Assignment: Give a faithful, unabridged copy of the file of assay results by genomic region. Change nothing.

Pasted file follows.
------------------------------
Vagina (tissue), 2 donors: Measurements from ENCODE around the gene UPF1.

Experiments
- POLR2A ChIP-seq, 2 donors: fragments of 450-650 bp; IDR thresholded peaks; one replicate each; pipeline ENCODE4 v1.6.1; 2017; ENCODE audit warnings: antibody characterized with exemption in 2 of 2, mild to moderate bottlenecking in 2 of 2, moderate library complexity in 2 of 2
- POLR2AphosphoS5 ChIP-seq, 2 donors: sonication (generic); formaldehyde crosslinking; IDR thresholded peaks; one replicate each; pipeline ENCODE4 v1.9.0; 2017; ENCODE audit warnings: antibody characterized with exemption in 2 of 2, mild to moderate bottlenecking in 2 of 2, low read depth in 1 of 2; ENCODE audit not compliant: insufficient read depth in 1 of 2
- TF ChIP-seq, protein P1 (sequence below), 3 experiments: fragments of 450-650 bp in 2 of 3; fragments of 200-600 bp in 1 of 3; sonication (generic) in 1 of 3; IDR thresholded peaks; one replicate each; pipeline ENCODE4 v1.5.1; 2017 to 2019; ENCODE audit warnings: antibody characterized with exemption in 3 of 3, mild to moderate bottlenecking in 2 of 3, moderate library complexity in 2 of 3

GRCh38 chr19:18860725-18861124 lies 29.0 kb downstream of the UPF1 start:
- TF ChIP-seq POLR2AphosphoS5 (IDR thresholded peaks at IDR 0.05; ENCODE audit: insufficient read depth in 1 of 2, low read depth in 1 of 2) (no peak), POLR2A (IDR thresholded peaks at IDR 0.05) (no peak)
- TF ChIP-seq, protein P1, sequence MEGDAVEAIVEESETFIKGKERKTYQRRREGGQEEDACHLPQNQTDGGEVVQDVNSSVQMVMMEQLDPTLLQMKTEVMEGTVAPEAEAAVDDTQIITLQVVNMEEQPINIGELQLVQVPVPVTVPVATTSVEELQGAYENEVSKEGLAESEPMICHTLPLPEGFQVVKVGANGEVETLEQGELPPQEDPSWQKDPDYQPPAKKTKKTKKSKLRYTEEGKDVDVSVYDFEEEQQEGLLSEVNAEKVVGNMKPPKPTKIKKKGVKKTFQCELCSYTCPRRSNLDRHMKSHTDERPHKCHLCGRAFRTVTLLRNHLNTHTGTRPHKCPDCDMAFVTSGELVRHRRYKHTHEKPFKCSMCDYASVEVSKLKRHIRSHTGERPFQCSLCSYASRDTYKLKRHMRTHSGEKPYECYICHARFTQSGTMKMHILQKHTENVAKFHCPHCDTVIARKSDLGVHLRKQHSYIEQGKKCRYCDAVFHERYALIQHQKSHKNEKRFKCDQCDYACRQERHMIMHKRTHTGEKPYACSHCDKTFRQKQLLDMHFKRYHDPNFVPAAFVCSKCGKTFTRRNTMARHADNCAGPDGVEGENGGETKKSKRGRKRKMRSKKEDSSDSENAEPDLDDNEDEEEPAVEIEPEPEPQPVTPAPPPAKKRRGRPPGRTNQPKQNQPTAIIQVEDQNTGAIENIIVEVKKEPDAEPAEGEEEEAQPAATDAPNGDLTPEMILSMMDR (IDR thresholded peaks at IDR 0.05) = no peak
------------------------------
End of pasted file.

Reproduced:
Vagina (tissue), 2 donors: Measurements from ENCODE around the gene UPF1.

Experiments
- POLR2A ChIP-seq, 2 donors: fragments of 450-650 bp; IDR thresholded peaks; one replicate each; pipeline ENCODE4 v1.6.1; 2017; ENCODE audit warnings: antibody characterized with exemption in 2 of 2, mild to moderate bottlenecking in 2 of 2, moderate library complexity in 2 of 2
- POLR2AphosphoS5 ChIP-seq, 2 donors: sonication (generic); formaldehyde crosslinking; IDR thresholded peaks; one replicate each; pipeline ENCODE4 v1.9.0; 2017; ENCODE audit warnings: antibody characterized with exemption in 2 of 2, mild to moderate bottlenecking in 2 of 2, low read depth in 1 of 2; ENCODE audit not compliant: insufficient read depth in 1 of 2
- TF ChIP-seq, protein P1 (sequence below), 3 experiments: fragments of 450-650 bp in 2 of 3; fragments of 200-600 bp in 1 of 3; sonication (generic) in 1 of 3; IDR thresholded peaks; one replicate each; pipeline ENCODE4 v1.5.1; 2017 to 2019; ENCODE audit warnings: antibody characterized with exemption in 3 of 3, mild to moderate bottlenecking in 2 of 3, moderate library complexity in 2 of 3

GRCh38 chr19:18860725-18861124 lies 29.0 kb downstream of the UPF1 start:
- TF ChIP-seq POLR2AphosphoS5 (IDR thresholded peaks at IDR 0.05; ENCODE audit: insufficient read depth in 1 of 2, low read depth in 1 of 2) (no peak), POLR2A (IDR thresholded peaks at IDR 0.05) (no peak)
- TF ChIP-seq, protein P1, sequence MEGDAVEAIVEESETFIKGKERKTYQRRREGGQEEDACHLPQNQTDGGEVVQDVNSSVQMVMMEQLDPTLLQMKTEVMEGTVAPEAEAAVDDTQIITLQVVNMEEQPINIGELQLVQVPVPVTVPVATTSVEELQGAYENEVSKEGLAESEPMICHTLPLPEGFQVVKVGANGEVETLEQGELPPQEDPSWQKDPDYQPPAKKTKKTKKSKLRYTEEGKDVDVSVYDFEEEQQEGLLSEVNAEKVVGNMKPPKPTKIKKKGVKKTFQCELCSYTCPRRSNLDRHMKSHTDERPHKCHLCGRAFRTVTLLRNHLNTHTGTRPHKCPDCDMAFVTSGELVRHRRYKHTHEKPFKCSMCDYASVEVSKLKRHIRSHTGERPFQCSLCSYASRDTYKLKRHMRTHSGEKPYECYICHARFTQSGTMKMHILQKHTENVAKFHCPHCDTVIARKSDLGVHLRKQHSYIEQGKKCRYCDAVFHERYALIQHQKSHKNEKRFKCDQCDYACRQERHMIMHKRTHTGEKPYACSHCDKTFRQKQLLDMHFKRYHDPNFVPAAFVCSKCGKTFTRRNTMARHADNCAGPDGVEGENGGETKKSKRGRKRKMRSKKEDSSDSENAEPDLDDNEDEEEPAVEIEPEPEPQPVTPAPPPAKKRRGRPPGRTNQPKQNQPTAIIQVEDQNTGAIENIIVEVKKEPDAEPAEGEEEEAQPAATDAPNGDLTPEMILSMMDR (IDR thresholded peaks at IDR 0.05) = no peak